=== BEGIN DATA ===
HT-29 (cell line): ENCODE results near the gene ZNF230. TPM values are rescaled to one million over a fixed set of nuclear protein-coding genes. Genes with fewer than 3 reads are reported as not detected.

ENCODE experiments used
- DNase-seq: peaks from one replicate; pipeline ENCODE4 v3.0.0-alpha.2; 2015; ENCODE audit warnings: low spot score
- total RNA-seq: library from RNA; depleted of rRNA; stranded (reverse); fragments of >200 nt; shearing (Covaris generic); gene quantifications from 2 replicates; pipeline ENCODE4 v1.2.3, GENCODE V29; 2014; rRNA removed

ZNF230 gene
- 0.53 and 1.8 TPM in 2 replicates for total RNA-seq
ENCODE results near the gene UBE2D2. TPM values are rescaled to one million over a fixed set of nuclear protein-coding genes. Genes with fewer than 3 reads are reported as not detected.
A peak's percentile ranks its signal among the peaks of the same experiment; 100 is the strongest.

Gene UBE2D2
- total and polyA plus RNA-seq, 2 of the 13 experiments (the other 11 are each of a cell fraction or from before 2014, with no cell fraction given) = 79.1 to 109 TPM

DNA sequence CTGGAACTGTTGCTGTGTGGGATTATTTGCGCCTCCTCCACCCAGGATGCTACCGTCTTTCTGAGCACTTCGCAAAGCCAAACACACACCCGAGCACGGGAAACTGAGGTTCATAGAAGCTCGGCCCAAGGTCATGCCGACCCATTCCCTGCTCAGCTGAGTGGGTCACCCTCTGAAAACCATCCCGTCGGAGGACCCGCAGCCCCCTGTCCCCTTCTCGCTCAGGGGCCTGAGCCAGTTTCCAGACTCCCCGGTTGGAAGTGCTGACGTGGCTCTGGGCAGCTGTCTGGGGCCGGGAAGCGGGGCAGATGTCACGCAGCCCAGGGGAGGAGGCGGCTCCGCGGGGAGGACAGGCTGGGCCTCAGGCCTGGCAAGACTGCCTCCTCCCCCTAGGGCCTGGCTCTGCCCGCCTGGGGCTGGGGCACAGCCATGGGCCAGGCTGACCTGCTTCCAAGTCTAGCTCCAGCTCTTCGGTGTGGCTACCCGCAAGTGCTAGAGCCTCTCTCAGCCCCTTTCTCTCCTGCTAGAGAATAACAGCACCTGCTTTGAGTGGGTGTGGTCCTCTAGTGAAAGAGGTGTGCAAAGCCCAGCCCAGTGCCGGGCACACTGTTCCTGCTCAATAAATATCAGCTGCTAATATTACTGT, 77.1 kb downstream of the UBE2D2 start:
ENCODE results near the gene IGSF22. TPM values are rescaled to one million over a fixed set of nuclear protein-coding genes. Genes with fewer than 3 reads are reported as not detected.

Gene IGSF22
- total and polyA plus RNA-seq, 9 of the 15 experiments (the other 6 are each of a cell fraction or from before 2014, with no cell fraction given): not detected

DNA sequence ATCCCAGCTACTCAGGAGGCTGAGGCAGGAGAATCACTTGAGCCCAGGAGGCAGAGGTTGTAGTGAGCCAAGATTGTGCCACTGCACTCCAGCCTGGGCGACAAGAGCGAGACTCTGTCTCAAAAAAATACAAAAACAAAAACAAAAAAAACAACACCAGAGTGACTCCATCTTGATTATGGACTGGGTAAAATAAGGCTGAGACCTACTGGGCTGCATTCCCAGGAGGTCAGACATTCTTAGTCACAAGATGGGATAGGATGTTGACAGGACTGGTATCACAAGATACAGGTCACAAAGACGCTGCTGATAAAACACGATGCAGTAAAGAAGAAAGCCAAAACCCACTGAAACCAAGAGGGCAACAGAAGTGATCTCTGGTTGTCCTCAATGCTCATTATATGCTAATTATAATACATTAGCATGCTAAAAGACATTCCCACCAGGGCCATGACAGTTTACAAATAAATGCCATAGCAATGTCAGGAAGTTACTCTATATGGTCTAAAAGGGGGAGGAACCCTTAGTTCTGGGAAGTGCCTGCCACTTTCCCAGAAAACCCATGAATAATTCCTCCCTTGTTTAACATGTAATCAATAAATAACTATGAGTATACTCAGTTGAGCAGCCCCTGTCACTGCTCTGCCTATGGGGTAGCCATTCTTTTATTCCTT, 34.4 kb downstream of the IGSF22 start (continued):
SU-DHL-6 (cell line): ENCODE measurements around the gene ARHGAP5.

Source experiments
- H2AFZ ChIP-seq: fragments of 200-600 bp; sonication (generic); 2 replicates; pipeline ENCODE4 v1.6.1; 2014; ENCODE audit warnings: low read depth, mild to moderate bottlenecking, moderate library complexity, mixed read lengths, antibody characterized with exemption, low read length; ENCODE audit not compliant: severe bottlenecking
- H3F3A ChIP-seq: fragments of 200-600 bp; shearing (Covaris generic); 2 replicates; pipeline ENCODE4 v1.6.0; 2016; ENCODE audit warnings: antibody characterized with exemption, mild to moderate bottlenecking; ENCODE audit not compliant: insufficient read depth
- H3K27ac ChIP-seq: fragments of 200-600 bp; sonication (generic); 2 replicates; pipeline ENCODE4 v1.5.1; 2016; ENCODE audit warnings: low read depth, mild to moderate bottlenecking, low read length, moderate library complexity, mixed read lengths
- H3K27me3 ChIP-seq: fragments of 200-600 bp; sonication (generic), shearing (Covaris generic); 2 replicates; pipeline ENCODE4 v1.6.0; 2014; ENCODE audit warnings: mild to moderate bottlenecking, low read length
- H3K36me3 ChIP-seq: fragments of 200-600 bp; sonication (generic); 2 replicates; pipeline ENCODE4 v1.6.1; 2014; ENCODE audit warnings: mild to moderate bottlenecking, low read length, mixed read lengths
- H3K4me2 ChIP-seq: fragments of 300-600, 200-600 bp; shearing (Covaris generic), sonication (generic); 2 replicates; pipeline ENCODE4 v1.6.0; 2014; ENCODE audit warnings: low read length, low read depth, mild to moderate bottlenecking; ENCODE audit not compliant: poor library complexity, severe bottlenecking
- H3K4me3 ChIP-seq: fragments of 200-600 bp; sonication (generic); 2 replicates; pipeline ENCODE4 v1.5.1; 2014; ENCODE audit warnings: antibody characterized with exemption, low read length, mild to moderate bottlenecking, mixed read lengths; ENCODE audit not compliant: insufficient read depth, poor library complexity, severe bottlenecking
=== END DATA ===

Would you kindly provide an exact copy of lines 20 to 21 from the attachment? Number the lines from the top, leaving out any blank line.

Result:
- H3K27ac ChIP-seq: fragments of 200-600 bp; sonication (generic); 2 replicates; pipeline ENCODE4 v1.5.1; 2016; ENCODE audit warnings: low read depth, mild to moderate bottlenecking, low read length, moderate library complexity, mixed read lengths
- H3K27me3 ChIP-seq: fragments of 200-600 bp; sonication (generic), shearing (Covaris generic); 2 replicates; pipeline ENCODE4 v1.6.0; 2014; ENCODE audit warnings: mild to moderate bottlenecking, low read length